Posts Tagged ‘keyboard’

Ctrl + Alt + Del, a mistake by IBM

Bill Gates has described the decision to use Ctrl+Alt+Del as the command needed to log on to a PC as a mistake.

Originally designed to trigger a reboot of a PC, it survives in the Windows 8 operating system as the command to access the task manager toolbar and is still used in older versions to log on.

In an interview, the Microsoft co-founder blamed IBM for the shortcut, saying he had favoured a single button.

The keyboard shortcut was invented by IBM engineer David Bradley.

Originally he had favoured Ctrl+Alt+Esc, but he found it was too easy to bump the left side of the keyboard and reboot the computer accidentally so switched to Ctrl+Alt+Del because it was impossible to press with just one hand.

During IBM’s 20th anniversary celebrations, he said that while he may have invented it, Bill Gates made it famous.

His involvement in the invention has made him something of a programming hero though- with fans asking him to autograph keyboards at conferences.

Finger strike
The shortcut, also known as the three-finger salute – came to prominence in the early 1990s as a quick fix for the infamous “blue screen of death” on PCs.

But speaking at a fundraising campaign at Harvard University, Mr Gates said he thought that it had been a mistake.

“We could have had a single button, but the guy who did the IBM keyboard design didn’t want to give us our single button.”

While some loathe the clunky command, others took to news site Reddit to express their fondness for it.

“I feel a single button would be a mistake,” said one.”There’s a conscious commitment and in many cases a sense of satisfying sword play in executing the two-handed finger strike of Ctrl-Alt-Del.”

Advertisements

As part of the IFA flood of new laptops, tablets, and other products, Lenovo is introducing a new PC line, as well as serious revisions to the popular Yoga hybrid. Also new, an Android tablet called the S5000 and a phone called the Vibe X, both of which claim to be especially lightweight.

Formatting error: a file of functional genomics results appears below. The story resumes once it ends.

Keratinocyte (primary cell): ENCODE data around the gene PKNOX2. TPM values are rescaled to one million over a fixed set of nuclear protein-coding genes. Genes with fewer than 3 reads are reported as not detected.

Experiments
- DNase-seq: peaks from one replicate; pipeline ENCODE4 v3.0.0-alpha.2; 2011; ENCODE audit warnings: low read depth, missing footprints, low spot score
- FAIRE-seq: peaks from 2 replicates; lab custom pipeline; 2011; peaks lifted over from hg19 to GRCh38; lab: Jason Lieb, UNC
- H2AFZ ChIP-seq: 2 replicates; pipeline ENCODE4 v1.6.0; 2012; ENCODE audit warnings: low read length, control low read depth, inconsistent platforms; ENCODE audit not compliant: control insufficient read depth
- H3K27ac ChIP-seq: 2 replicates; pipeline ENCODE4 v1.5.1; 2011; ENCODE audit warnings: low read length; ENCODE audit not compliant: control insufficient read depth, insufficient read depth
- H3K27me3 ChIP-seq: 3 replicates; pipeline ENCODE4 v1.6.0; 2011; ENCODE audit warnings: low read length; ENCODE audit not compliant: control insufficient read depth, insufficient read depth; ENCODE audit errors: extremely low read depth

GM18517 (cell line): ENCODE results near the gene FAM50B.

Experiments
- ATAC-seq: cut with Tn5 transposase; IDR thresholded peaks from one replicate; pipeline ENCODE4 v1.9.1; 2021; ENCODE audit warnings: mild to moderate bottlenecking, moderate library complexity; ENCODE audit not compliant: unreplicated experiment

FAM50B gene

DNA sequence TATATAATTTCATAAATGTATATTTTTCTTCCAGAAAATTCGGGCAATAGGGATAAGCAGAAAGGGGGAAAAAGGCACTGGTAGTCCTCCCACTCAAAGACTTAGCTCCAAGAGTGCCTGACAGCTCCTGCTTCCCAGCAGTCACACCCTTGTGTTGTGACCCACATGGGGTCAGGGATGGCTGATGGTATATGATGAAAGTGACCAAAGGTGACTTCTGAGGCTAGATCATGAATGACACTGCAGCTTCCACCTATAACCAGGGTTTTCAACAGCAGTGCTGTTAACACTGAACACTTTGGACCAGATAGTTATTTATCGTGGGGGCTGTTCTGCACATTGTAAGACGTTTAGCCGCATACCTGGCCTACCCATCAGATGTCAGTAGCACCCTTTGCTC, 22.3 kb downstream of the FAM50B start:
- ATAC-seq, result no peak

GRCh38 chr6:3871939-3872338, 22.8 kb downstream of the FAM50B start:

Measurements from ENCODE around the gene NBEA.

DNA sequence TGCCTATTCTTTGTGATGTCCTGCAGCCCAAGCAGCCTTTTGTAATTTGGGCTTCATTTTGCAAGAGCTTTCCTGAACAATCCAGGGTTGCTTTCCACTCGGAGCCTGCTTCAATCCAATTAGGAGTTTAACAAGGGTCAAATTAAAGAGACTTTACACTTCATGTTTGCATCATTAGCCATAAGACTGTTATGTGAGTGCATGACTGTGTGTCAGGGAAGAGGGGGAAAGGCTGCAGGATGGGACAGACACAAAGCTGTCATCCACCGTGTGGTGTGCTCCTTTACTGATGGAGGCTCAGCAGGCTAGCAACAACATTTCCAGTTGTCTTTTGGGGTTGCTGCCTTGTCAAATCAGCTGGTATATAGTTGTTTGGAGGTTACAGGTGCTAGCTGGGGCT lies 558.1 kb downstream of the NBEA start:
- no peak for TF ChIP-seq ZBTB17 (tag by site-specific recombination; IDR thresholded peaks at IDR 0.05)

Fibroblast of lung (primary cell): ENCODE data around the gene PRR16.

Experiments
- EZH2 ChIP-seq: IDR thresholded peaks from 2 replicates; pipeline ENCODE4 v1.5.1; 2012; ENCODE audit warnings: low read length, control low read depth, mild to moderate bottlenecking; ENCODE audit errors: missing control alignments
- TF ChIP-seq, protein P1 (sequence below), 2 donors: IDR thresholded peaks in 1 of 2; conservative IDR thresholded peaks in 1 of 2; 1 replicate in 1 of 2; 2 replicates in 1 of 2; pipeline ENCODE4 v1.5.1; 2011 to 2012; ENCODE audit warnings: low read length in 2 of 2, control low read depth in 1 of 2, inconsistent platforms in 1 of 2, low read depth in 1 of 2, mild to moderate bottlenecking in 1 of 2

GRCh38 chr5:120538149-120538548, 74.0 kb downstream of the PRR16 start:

The Hands-on impressions, photos, and video of Lenovo’s new PC lineup, including a high-res update of the popular Yoga hybrid, and a brand new Yoga version from the ThinkPad brand, which includes a keyboard update that’s been on our wish list for some time.

IdeaPad Flex 14

The IdeaPad Flex line, available in 14- and 15-inch versions, doesn’t fold all the way back into a tablet like the Yoga does. This is more of a laptop with some extra flexibility, bending its screen back by 300 degrees to allow for what we’ve been calling a kiosk mode, with the screen pointing out from the rear of the laptop, away from the keyboard and touch pad.


IdeaPad Flex 20

Unlike earlier tabletop PC such as the HP Rove 20 and original Sony Vaio Tap 20, which both weigh around 12 pounds, the $899 Flex 20 is closer to 8 pounds. That’s about the same as Sony’s just-announced 21-inch Tap 21, and a little more than Dell’s excellent, and extremely thin, 18-inch XPS 18.


IdeaPad Yoga 2 Pro

How do you top the much-loved original? In the case of the just-announced Yoga 2 Pro, the star of the show is an ultra-high-res 13.3-inch display, with a native resolution of 3,200×1,800 pixels. That puts the Yoga 2 in similar territory to
the Toshiba Kirabook, Retina MacBook Pro, Chromebook Pixel, Samsung Ativ Book 9 Plus, and a handful of others.


ThinkPad Yoga

Lenovo has a new take on the Yoga that should make a lot of people very happy. This new ThinkPad-branded model has a seriously engineered keyboard and chassis that pulls the keys into the body as you fold it over backward into tablet mode
Finally, the 7-inch IdeaTab S5000 claims to be lighter than either the iPad Mini or Nexus 7, but has only a 1,280×800 display and a 1.2GHz quad-core MediaTek 8389 CPU. It should be available in December. The Android 4.2 smartphone known as the Vibe X has a 5-inch screen and weighs just 4.1 ounces, but there are currently no plans to release it in the US.